It’s also very cool to talk about your failures and learnings, explaining how they shaped you.
Remember: when you tell a story, you give a little bit of yourself, your personality and your attitude. Don’t wait until the interview to show this off. Do start now and up your game later, when the interview comes.
Show your story
Sometimes, a picture can tell a million words.
Take advantage of that and try to support your stories with images, videos and graphs. Whenever it’s possible, show and don’t tell. Let the (moving or static) images do the talking for you.
I’ve always thought that a video resume is much more powerful than any other kind of resume. It’s for the bolder candidates who are not afraid to expose themselves and show off their communication skills.
First of all, Kevin will be able to put a face on the candidate, hear your voice and tone, and get less distracted.
Video resumes are usually more informal, unless you suit up and hire a professional videographer. I suggest you dress simply smart and stick to your laptop camera.
Talk to the camera in a friendly tone, as if you’re talking to Kevin. He’ll watch and appreciate. Just make sure you include your email address and phone number in the shot or in a supporting doc that’s sent bundled with your video link. That’s because Kevin will certainly get in touch. *wink*
Let others tell a story about you for you
This, my friend, is what we call a testimonial.
Testimonials are powerful, because they add credibility to your narrative.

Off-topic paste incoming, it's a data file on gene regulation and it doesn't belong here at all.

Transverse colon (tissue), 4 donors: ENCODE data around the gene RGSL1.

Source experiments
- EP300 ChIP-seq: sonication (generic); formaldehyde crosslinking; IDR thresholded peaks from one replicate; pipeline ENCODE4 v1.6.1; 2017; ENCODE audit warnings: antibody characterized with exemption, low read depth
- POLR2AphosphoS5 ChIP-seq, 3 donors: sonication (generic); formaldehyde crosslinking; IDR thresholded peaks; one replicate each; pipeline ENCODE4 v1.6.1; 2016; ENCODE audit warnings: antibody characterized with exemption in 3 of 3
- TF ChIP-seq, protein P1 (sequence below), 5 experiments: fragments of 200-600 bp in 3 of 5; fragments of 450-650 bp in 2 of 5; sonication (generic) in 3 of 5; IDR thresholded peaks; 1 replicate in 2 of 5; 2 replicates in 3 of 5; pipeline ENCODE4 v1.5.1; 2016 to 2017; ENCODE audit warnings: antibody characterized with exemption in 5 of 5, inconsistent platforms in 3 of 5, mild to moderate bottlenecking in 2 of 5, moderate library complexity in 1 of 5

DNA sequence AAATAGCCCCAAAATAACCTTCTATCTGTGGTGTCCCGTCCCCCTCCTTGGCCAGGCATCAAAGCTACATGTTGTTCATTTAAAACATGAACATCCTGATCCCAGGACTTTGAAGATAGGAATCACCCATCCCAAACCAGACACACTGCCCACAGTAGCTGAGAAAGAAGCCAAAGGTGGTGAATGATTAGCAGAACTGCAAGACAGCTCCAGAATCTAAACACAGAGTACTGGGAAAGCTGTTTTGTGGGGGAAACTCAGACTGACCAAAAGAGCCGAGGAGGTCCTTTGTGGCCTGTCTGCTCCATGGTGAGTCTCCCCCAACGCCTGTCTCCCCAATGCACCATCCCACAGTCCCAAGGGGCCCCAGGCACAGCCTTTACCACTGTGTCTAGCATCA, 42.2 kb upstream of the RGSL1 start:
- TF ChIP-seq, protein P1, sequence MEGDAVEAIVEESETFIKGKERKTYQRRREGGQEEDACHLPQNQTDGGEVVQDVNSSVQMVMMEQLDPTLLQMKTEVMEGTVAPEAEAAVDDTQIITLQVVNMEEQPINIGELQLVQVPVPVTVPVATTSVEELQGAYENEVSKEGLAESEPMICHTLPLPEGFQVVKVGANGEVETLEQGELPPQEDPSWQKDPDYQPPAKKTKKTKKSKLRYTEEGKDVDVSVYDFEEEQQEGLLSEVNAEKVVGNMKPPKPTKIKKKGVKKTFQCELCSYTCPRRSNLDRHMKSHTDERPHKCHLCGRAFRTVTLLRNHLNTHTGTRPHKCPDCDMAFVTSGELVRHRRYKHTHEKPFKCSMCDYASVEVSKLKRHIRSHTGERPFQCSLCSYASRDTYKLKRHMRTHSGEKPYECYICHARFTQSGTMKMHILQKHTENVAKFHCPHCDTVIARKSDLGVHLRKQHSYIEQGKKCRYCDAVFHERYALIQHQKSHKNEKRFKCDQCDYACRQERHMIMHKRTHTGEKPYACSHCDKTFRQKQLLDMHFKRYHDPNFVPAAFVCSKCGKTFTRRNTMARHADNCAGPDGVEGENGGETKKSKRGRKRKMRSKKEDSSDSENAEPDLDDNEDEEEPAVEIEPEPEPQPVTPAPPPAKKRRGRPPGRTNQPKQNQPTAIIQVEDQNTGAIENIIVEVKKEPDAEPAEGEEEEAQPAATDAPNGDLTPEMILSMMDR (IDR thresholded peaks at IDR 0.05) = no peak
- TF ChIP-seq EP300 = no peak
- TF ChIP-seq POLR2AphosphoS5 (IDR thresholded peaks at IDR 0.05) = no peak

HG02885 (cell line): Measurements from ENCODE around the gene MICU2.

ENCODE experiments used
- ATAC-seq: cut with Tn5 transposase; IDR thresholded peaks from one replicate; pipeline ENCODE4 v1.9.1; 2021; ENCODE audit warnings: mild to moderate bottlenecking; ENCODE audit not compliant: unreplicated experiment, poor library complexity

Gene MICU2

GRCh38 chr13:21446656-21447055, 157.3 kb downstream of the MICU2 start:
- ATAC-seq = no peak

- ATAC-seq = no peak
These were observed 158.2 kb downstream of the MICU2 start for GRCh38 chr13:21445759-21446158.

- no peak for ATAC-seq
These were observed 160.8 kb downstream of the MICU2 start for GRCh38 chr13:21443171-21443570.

It’s good to share so many awesome stories that make you a perfect candidate for the job. It’s better if others can confirm your stories.
Generally, testimonials work as references. It’s pretty much the same deal: the person who offers it (the referee) confirms how awesome you are, only the testimonial is usually more enthusiastic and more positive than a dry reference, which can be a bunch of answers to specific questions.
Also, a testimonial can highlight qualities of your personality, as well as your soft skills, in a much more effective way.
Design out of the box
Noticed that I’ve been calling this resume a piece (of work) and not a document or a pdf file?
I’ve being doing that intentionally, because it doesn’t have to be a plain doc.
A downloadable pdf file is nice, but you know what’s even nicer? A whole web page! An online presence of your resume (besides your LinkedIn profile), that you can fully control, in terms of content and design.